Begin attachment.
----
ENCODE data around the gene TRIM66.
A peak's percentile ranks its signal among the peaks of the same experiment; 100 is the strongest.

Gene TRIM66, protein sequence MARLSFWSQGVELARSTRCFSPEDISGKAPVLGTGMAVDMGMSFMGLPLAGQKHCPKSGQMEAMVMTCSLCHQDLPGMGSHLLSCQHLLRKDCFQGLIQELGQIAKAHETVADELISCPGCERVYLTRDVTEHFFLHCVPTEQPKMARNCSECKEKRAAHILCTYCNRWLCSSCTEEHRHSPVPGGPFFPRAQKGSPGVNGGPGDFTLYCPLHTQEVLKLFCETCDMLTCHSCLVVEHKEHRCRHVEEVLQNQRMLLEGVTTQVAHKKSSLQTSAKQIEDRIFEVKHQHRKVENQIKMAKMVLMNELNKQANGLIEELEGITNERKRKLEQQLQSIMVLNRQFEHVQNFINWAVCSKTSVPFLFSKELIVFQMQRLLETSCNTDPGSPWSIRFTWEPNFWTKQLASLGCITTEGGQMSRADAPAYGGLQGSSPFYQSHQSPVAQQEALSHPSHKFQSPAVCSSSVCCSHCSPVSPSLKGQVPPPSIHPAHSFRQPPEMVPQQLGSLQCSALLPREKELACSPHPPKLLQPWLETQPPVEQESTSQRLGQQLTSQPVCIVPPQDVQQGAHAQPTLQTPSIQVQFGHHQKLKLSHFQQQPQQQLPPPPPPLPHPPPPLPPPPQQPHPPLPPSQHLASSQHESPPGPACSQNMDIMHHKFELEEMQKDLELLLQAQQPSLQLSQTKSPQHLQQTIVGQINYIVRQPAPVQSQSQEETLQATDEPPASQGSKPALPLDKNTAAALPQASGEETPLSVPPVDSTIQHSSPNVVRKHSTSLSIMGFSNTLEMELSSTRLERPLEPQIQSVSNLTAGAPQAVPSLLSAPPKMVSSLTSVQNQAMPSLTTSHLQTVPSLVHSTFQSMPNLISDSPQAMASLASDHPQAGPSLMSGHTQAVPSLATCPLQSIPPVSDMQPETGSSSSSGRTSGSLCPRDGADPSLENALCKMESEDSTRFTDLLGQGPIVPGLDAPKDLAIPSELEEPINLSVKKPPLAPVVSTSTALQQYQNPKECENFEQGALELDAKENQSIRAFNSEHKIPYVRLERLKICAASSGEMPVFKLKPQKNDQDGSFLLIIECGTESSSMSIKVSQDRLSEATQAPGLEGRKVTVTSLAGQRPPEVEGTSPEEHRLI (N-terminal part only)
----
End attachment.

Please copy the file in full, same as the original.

ENCODE data around the gene TRIM66.
A peak's percentile ranks its signal among the peaks of the same experiment; 100 is the strongest.

Gene TRIM66, protein sequence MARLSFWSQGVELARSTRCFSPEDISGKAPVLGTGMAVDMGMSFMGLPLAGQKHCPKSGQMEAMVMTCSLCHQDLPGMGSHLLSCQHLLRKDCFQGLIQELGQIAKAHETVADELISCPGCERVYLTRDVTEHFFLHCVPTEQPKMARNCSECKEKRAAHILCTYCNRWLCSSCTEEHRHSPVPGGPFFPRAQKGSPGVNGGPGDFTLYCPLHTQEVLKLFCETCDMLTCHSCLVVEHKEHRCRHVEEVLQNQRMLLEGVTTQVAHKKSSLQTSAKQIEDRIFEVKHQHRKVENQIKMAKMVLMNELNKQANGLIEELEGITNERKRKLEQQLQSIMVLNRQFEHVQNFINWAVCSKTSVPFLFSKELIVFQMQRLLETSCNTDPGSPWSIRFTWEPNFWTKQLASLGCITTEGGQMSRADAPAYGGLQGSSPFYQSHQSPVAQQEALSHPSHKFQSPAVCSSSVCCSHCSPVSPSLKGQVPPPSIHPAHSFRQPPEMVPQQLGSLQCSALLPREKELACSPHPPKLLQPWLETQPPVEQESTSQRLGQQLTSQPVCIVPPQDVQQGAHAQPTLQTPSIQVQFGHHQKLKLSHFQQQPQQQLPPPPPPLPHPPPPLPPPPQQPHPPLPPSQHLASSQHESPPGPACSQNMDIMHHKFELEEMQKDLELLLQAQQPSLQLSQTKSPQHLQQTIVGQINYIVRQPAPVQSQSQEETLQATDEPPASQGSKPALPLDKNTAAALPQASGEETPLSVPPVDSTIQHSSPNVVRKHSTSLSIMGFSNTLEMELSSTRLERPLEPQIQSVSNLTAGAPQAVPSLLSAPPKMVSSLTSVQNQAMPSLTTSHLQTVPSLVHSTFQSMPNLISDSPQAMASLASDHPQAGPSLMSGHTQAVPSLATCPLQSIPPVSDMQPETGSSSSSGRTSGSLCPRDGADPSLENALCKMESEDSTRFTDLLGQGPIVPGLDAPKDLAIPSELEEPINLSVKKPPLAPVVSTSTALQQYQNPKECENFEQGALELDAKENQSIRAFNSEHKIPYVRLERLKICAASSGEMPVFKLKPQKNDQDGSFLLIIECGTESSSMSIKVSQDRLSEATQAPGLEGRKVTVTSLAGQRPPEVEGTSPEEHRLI (N-terminal part only)